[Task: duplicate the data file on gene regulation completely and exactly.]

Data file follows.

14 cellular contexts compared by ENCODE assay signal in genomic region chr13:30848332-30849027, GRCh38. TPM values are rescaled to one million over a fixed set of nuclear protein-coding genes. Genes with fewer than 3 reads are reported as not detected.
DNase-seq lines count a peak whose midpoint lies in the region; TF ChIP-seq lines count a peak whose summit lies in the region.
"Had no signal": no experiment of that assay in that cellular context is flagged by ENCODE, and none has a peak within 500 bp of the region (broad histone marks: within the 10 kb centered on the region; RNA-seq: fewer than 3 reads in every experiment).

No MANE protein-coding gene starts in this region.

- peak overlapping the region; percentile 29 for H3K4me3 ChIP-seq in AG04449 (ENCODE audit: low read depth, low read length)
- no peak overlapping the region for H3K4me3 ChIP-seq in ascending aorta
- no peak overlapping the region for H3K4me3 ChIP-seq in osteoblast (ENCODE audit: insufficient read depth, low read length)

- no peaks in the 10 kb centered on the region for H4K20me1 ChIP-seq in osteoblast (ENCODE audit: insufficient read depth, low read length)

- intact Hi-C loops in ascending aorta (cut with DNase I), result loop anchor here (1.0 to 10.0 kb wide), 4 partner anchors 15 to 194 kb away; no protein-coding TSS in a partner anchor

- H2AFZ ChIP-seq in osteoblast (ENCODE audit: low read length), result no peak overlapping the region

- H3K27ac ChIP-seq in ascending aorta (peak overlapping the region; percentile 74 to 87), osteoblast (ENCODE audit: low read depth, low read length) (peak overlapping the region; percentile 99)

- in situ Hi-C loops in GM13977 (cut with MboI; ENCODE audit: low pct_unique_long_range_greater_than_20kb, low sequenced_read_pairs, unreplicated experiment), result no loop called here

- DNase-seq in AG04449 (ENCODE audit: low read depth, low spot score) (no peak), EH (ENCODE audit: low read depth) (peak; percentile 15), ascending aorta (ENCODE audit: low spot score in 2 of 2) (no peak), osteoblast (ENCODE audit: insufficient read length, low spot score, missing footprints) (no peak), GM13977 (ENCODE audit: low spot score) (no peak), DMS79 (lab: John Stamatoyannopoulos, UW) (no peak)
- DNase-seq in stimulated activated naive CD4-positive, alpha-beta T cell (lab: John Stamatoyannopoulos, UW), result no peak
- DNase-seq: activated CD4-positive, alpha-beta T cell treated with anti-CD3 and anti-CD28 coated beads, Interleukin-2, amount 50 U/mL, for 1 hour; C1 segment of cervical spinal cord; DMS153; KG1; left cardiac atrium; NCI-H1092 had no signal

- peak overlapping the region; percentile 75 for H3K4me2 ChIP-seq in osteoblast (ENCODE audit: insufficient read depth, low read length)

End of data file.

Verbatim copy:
14 cellular contexts compared by ENCODE assay signal in genomic region chr13:30848332-30849027, GRCh38. TPM values are rescaled to one million over a fixed set of nuclear protein-coding genes. Genes with fewer than 3 reads are reported as not detected.
DNase-seq lines count a peak whose midpoint lies in the region; TF ChIP-seq lines count a peak whose summit lies in the region.
"Had no signal": no experiment of that assay in that cellular context is flagged by ENCODE, and none has a peak within 500 bp of the region (broad histone marks: within the 10 kb centered on the region; RNA-seq: fewer than 3 reads in every experiment).

No MANE protein-coding gene starts in this region.

- peak overlapping the region; percentile 29 for H3K4me3 ChIP-seq in AG04449 (ENCODE audit: low read depth, low read length)
- no peak overlapping the region for H3K4me3 ChIP-seq in ascending aorta
- no peak overlapping the region for H3K4me3 ChIP-seq in osteoblast (ENCODE audit: insufficient read depth, low read length)

- no peaks in the 10 kb centered on the region for H4K20me1 ChIP-seq in osteoblast (ENCODE audit: insufficient read depth, low read length)

- intact Hi-C loops in ascending aorta (cut with DNase I), result loop anchor here (1.0 to 10.0 kb wide), 4 partner anchors 15 to 194 kb away; no protein-coding TSS in a partner anchor

- H2AFZ ChIP-seq in osteoblast (ENCODE audit: low read length), result no peak overlapping the region

- H3K27ac ChIP-seq in ascending aorta (peak overlapping the region; percentile 74 to 87), osteoblast (ENCODE audit: low read depth, low read length) (peak overlapping the region; percentile 99)

- in situ Hi-C loops in GM13977 (cut with MboI; ENCODE audit: low pct_unique_long_range_greater_than_20kb, low sequenced_read_pairs, unreplicated experiment), result no loop called here

- DNase-seq in AG04449 (ENCODE audit: low read depth, low spot score) (no peak), EH (ENCODE audit: low read depth) (peak; percentile 15), ascending aorta (ENCODE audit: low spot score in 2 of 2) (no peak), osteoblast (ENCODE audit: insufficient read length, low spot score, missing footprints) (no peak), GM13977 (ENCODE audit: low spot score) (no peak), DMS79 (lab: John Stamatoyannopoulos, UW) (no peak)
- DNase-seq in stimulated activated naive CD4-positive, alpha-beta T cell (lab: John Stamatoyannopoulos, UW), result no peak
- DNase-seq: activated CD4-positive, alpha-beta T cell treated with anti-CD3 and anti-CD28 coated beads, Interleukin-2, amount 50 U/mL, for 1 hour; C1 segment of cervical spinal cord; DMS153; KG1; left cardiac atrium; NCI-H1092 had no signal

- peak overlapping the region; percentile 75 for H3K4me2 ChIP-seq in osteoblast (ENCODE audit: insufficient read depth, low read length)